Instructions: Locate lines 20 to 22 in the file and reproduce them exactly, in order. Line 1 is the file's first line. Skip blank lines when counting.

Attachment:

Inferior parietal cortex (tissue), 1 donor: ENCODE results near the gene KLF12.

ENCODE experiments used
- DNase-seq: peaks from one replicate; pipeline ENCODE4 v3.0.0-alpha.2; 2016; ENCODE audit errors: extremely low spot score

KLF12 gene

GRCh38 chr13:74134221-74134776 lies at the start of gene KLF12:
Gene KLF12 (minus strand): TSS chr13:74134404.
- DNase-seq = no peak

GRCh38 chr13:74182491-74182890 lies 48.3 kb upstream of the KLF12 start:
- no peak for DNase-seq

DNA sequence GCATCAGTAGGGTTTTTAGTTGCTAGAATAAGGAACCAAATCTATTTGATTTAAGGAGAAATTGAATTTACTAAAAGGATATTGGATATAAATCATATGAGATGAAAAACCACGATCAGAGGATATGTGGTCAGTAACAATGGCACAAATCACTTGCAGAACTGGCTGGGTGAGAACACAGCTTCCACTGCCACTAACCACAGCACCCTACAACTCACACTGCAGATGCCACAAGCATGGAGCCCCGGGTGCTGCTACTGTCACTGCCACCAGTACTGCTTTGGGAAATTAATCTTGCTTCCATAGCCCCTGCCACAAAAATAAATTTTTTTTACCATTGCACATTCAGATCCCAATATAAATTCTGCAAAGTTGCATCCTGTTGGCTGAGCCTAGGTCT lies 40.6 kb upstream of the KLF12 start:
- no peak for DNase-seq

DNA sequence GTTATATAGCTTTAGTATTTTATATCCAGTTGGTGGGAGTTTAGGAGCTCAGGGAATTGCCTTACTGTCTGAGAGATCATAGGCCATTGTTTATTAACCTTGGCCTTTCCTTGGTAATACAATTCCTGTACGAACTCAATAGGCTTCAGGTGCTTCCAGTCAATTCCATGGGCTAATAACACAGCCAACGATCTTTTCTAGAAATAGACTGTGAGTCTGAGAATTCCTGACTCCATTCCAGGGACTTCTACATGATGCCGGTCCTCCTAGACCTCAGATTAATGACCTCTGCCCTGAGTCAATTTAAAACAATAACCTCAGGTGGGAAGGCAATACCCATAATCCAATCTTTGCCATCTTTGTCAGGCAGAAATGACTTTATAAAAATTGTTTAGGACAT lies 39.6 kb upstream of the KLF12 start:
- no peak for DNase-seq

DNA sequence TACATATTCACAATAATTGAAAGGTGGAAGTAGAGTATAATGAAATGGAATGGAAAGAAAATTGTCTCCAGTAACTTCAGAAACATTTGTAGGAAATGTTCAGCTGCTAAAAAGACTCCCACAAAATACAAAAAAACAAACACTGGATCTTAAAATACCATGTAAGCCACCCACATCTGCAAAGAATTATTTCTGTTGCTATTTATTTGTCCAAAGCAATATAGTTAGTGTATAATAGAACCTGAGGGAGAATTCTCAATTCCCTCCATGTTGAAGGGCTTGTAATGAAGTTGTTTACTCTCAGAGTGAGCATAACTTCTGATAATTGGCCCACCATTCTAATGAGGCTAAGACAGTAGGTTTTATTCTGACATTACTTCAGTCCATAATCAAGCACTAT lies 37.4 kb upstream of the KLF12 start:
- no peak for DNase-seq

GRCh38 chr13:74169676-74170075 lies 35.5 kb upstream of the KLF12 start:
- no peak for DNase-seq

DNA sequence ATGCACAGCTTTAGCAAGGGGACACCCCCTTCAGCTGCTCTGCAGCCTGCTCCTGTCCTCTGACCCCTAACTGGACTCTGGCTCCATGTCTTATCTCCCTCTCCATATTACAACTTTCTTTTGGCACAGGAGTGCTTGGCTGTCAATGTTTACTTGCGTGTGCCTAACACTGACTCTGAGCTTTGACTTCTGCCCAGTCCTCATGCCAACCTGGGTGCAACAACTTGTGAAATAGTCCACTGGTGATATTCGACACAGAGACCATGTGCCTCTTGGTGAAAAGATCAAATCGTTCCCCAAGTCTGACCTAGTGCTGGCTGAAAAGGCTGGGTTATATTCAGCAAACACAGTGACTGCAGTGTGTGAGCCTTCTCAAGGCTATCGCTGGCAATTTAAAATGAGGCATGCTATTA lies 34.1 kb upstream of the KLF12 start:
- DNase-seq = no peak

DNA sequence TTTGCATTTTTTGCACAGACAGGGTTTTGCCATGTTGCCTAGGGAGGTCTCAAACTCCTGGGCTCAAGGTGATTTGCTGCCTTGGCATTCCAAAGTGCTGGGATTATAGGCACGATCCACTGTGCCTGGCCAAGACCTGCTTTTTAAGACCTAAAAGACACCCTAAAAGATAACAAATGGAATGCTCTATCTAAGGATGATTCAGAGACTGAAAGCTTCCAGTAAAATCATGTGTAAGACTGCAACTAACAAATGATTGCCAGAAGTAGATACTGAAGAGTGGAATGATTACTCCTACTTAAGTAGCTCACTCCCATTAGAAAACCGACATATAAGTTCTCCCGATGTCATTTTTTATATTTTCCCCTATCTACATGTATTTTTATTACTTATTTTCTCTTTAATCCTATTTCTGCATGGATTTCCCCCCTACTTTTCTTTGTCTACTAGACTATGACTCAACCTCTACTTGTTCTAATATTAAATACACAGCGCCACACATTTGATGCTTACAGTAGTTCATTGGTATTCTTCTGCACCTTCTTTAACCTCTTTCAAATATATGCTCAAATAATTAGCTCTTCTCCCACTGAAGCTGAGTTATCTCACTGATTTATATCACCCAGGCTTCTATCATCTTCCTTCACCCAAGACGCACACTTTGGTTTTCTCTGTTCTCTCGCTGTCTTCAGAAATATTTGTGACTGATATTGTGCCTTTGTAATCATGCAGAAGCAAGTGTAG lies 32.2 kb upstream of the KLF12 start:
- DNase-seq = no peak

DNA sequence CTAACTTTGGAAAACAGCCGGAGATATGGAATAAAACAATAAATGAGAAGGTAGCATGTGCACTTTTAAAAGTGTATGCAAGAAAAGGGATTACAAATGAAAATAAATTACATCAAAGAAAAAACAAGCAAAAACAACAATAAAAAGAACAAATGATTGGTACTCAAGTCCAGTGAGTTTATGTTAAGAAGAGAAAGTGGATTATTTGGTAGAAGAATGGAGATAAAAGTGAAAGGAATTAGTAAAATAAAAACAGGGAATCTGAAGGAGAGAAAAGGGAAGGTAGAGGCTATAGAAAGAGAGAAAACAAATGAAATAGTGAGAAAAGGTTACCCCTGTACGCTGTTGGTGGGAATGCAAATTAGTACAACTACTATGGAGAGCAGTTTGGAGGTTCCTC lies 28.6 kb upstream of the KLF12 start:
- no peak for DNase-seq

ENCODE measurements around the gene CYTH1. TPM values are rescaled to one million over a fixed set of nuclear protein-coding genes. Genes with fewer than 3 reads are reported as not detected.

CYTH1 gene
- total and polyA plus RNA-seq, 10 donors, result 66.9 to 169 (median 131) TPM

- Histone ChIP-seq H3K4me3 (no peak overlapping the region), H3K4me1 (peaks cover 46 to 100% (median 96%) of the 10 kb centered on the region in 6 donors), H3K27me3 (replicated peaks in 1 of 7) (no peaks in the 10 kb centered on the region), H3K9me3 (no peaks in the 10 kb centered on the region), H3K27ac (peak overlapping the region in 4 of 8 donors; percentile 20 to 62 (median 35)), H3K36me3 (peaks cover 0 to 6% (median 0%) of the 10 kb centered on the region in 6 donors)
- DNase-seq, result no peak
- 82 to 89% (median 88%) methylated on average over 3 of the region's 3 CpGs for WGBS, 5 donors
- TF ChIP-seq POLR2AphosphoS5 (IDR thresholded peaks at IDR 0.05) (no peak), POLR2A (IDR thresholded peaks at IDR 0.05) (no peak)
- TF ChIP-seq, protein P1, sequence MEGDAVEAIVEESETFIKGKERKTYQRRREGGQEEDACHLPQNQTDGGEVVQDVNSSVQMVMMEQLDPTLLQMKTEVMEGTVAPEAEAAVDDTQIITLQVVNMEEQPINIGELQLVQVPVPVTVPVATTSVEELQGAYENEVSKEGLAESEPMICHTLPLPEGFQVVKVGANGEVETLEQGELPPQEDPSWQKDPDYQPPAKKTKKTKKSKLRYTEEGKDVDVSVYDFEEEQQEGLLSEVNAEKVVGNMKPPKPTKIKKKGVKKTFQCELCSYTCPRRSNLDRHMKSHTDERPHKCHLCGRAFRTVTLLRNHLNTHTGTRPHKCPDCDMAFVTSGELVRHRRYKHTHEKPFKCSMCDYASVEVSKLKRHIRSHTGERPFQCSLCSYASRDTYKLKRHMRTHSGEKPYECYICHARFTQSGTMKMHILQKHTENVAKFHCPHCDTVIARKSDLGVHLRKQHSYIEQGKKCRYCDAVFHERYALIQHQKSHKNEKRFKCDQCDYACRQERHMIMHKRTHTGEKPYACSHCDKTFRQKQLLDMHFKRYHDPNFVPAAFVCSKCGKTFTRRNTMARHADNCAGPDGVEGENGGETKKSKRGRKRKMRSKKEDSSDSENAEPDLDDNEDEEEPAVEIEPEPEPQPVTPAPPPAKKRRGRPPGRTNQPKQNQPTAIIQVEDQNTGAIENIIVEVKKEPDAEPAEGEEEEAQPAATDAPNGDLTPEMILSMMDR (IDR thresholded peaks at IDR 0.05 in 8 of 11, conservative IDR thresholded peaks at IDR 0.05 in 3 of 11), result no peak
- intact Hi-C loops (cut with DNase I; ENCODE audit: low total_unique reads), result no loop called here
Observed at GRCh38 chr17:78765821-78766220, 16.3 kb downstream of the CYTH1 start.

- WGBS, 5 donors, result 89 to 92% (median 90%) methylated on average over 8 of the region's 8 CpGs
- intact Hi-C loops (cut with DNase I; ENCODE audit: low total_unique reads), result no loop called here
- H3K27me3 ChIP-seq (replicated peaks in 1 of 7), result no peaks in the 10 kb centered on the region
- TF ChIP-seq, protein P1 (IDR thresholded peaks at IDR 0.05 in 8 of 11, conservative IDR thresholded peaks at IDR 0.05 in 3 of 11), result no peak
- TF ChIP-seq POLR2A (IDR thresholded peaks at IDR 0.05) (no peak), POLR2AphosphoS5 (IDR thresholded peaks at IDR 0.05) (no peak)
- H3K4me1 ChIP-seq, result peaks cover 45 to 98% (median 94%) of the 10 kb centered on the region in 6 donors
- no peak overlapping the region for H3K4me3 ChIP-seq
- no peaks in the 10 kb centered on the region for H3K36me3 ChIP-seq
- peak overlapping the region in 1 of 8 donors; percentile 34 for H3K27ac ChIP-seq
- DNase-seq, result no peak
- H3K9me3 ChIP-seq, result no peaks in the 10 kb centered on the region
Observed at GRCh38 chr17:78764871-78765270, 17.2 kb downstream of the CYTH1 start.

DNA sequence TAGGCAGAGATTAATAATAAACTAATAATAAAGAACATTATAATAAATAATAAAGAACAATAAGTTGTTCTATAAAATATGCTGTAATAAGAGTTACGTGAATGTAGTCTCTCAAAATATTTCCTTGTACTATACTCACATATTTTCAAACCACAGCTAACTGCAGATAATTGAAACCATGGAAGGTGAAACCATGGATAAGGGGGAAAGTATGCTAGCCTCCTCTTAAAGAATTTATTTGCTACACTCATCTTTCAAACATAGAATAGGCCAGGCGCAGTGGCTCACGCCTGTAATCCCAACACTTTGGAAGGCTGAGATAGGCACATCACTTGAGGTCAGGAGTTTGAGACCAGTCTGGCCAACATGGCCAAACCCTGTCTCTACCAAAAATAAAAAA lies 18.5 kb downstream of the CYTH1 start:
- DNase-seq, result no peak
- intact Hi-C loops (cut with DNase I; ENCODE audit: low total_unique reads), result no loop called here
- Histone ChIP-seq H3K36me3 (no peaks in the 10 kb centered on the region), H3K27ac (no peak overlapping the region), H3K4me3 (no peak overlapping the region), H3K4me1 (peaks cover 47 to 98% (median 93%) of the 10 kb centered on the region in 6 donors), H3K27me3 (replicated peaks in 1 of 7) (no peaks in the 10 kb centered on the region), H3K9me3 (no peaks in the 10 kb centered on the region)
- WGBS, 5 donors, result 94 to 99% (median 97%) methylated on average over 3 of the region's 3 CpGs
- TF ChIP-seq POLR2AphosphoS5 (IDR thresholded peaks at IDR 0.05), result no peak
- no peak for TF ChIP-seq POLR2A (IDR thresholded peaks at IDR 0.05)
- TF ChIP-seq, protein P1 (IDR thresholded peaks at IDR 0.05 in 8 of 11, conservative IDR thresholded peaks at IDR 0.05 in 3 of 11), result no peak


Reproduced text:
DNA sequence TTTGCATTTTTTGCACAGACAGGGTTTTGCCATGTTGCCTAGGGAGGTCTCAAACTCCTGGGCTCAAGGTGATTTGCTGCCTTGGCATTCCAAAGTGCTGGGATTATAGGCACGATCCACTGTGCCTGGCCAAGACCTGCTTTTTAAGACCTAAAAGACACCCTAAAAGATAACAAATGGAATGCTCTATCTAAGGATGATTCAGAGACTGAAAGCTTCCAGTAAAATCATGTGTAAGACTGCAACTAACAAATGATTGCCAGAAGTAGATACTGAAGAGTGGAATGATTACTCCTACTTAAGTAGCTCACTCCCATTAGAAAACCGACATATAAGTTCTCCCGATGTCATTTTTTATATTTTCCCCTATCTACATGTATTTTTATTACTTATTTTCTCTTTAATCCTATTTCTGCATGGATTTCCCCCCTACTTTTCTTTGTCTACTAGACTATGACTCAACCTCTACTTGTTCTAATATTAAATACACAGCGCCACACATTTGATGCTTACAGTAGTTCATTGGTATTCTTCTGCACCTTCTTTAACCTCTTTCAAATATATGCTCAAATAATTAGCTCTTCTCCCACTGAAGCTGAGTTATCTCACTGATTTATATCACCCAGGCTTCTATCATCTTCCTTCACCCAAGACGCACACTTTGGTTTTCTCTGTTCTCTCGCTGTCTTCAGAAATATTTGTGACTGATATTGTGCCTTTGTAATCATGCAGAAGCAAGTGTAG lies 32.2 kb upstream of the KLF12 start:
- DNase-seq = no peak

DNA sequence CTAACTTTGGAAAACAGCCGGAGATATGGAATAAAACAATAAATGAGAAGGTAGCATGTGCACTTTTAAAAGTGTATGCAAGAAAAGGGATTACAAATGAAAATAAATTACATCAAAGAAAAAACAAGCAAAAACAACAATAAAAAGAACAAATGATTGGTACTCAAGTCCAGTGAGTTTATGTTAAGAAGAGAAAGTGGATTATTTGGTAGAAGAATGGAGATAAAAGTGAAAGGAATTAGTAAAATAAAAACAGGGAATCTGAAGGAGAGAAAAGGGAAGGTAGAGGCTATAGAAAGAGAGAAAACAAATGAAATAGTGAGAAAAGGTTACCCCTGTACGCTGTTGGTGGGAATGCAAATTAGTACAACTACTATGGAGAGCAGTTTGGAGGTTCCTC lies 28.6 kb upstream of the KLF12 start: